Shows & Panels
- The 2014 Big Picture on Cyber Security
- AFCEA Answers
- Ask the CIO
- Building the Hybrid Cloud
- Connected Government: How to Build and Procure Network Services for the Future
- Continuing Diagnostics and Mitigation: Discussion of Progress and Next Steps
- Federal Executive Forum
- Federal Tech Talk
- The Future of Government Data Centers
- The Future of IT: How CIOs Can Enable the Service-Oriented Enterprise
- The Intersection: Where Technology Meets Transformation
- Maximizing ROI Through Data Center Consolidation
- Mitigating Insider Threats in Virtual & Cloud Environments
- Modern Mission Critical Series
- Moving to the Cloud. What's the best approach for me
- Navigating Tough Choices in Government Cloud Computing
- The New Generation of Database
- Satellite Communications: Acquiring SATCOM in Tight Times
- Targeting Advanced Threats: Proven Methods from Detection through Remediation
- Transformative Technology: Desktop Virtualization in Government
- The Truth About IT Opex and Software Defined Networking
- Value of Health IT
- Air Traffic Management Transformation Report
- Cloud First Report
- General Dynamics IT Enterprise Center
- Gov Cloud Minute
- Government in Technology Series
- Homeland Security Cybersecurity Market Report
- National Cybersecurity Awareness Month
- Technology Insights
- The Cyber Security Report
- The Next Generation Cyber Security Experts
Shows & Panels
Secrets to gov programs that work
Wednesday - 2/2/2011, 2:10pm EST
The Center for American Progress spoke to more than 200 experts over the past six months on the secrets to success.
"The secret basically is you should ask yourself a fairly systematic and standard set of questions both at the program design stage and program evaluation stage," said Jitinder Kohli, senior fellow at the Center for American Progress and one of the authors of the new report, Doing What Works.
According to the report, less than one in three Americans have confidence the government can solve problems. Part of the problem lies in the political process. Lawmakers may endorse programs that play well to the media or appeal to a certain constituency; however, the "boring questions" such as the need and implementation of the program are not answered first, Kohli said.
"In many ways, these boring questions will help you design programs that actually work," he said.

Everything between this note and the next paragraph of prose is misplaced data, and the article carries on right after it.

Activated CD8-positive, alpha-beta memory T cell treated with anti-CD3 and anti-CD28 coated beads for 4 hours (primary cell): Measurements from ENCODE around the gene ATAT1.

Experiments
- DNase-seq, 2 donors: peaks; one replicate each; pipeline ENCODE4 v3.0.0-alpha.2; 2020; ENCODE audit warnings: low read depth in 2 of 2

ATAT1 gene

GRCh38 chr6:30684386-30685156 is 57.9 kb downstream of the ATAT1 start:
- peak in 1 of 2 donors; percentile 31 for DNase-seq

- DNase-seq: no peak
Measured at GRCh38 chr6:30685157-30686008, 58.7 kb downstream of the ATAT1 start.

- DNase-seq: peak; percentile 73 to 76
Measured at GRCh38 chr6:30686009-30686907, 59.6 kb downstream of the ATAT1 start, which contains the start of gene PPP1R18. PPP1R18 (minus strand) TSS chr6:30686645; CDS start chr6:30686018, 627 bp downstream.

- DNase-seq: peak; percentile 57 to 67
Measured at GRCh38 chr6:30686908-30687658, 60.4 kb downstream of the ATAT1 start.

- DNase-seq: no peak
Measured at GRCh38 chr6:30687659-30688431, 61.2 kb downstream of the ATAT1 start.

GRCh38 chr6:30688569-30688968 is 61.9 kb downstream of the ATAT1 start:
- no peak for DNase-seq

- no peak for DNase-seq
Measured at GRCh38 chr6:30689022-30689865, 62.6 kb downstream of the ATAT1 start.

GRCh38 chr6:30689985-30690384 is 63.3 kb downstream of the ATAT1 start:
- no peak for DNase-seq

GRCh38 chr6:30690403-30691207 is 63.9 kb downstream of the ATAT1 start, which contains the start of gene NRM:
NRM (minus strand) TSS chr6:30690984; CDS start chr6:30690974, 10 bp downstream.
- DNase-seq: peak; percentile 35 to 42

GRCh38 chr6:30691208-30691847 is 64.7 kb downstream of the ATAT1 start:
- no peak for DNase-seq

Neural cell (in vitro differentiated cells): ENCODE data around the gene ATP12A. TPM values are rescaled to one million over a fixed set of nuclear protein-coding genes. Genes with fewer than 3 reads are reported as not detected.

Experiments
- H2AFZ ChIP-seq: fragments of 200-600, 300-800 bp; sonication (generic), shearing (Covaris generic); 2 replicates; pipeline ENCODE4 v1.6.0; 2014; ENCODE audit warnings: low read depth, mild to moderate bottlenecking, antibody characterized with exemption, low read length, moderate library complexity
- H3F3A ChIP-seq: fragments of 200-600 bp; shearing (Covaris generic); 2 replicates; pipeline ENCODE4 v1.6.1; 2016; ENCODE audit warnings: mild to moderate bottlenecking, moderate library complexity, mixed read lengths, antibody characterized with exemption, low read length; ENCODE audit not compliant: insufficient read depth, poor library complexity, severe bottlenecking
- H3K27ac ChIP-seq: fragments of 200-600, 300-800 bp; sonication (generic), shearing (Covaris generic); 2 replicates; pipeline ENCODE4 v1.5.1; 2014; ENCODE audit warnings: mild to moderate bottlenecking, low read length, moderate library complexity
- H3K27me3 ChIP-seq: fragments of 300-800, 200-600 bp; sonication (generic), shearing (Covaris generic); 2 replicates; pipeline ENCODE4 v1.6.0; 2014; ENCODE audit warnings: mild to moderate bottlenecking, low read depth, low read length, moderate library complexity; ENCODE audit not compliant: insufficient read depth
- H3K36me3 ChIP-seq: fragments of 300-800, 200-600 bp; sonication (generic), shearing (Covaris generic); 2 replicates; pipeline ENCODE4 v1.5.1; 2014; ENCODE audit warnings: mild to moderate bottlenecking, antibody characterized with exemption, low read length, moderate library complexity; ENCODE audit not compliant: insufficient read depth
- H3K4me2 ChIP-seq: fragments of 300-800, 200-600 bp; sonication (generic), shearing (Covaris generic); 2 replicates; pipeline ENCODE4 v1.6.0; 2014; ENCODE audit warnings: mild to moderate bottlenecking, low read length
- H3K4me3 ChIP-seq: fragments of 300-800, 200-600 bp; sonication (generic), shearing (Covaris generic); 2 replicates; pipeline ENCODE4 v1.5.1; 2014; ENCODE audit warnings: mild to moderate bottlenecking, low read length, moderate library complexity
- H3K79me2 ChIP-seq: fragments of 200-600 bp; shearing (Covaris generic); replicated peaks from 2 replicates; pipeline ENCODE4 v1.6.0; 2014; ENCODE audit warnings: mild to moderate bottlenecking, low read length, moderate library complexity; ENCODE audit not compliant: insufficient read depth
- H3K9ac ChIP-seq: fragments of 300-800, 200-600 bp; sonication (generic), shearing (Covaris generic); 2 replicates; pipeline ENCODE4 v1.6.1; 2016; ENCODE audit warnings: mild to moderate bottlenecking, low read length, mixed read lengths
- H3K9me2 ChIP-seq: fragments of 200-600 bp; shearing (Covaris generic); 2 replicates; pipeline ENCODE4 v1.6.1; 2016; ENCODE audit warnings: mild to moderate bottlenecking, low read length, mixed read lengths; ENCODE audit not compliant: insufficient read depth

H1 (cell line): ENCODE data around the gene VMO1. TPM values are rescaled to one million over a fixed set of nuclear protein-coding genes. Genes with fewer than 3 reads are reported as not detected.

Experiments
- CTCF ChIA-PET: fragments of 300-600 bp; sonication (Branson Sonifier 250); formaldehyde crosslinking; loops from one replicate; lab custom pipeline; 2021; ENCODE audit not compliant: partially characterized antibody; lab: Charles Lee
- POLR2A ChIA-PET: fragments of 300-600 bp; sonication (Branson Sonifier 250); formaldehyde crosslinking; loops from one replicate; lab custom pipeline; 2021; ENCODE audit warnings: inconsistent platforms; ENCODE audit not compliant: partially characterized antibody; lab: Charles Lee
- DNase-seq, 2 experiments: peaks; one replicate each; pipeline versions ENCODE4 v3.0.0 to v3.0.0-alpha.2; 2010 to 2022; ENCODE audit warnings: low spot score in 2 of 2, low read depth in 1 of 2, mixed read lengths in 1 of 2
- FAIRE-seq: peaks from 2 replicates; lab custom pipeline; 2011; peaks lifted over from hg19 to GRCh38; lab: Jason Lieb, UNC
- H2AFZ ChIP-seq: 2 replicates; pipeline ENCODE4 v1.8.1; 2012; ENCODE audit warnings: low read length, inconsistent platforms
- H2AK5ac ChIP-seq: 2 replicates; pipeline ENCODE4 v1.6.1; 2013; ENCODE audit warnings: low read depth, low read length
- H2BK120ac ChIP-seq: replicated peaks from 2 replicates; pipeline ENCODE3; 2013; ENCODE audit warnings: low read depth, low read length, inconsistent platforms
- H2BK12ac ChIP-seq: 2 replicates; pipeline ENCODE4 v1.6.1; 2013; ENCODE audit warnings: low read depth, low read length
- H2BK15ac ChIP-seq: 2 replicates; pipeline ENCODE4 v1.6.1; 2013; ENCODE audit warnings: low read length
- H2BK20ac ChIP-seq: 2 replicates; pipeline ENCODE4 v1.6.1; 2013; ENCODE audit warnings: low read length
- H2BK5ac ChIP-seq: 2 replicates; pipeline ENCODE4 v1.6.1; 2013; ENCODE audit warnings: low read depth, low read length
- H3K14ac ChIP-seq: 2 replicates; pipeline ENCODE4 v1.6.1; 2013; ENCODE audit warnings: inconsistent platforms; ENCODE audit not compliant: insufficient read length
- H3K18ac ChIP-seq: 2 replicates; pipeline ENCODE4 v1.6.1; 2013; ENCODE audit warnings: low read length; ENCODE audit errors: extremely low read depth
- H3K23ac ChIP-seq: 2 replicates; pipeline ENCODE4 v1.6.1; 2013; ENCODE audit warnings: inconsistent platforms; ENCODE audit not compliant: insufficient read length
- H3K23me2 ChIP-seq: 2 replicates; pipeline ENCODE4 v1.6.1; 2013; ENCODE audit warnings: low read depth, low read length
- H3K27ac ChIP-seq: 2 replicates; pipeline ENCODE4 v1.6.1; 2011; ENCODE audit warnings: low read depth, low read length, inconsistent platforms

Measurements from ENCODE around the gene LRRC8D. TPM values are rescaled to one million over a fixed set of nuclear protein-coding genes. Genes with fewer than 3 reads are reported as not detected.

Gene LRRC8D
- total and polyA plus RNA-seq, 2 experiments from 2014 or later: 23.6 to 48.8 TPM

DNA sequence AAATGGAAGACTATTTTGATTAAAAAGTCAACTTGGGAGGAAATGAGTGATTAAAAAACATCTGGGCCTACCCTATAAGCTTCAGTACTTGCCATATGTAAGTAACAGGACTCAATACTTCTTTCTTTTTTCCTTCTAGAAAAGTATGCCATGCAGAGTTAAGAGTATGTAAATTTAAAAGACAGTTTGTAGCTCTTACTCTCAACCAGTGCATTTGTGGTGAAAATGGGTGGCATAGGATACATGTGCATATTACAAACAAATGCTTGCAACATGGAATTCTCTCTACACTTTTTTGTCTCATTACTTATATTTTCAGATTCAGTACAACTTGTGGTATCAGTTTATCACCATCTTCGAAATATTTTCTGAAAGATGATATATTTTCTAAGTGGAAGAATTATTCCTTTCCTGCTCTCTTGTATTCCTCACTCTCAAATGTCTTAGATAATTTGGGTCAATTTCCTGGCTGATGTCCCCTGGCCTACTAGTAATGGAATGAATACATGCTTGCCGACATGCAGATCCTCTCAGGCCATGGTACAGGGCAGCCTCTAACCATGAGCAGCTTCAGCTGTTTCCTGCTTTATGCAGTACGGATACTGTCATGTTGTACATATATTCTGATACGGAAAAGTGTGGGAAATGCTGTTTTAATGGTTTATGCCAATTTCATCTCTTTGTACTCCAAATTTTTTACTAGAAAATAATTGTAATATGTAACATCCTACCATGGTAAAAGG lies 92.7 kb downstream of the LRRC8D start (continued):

The center's report offers a checklist of 31 items that agencies should address before designing a program. The items are categorized by a key question, such as: Are the goals clear and the cost estimates accurate? Does the program establish the right incentives? How will you monitor the program and rethink the approach?
"People can literally work their way down and ask themselves if they've covered the bases as they're designing the program," Kohli said of the checklist.
Kohli said the checklist is for new programs, but the need is greater for evaluating existing programs. But, currently, the government does not have "a systematic process," he said.
The report offers another checklist to review existing programs. The key is to evaluate a program in the context of the agency's goals and to set benchmarks.
"Often you have a situation where a program may be very effective at its own very narrow goals, but those goals are not very high priority for that administration or agency on a whole," he said.
The recommendations in the report maximize the chances of success but do not guarantee it, Kohli added.
"The thing about government is what we do is actually hard and the work of government involves trying to change the behavior of people who are often a long way away from government through programs that are designed a long way away," Kohli said. "It's hard to get that absolutely right ... Sometimes things will just fail, even though you do it in the right way."
Kohli was part of a Center for American Progress panel discussion Wednesday, "Transforming Program Performance GPRA Reform and New Tools for Program Design and Evaluation."
Kohli: U.K. offers model of regulation reform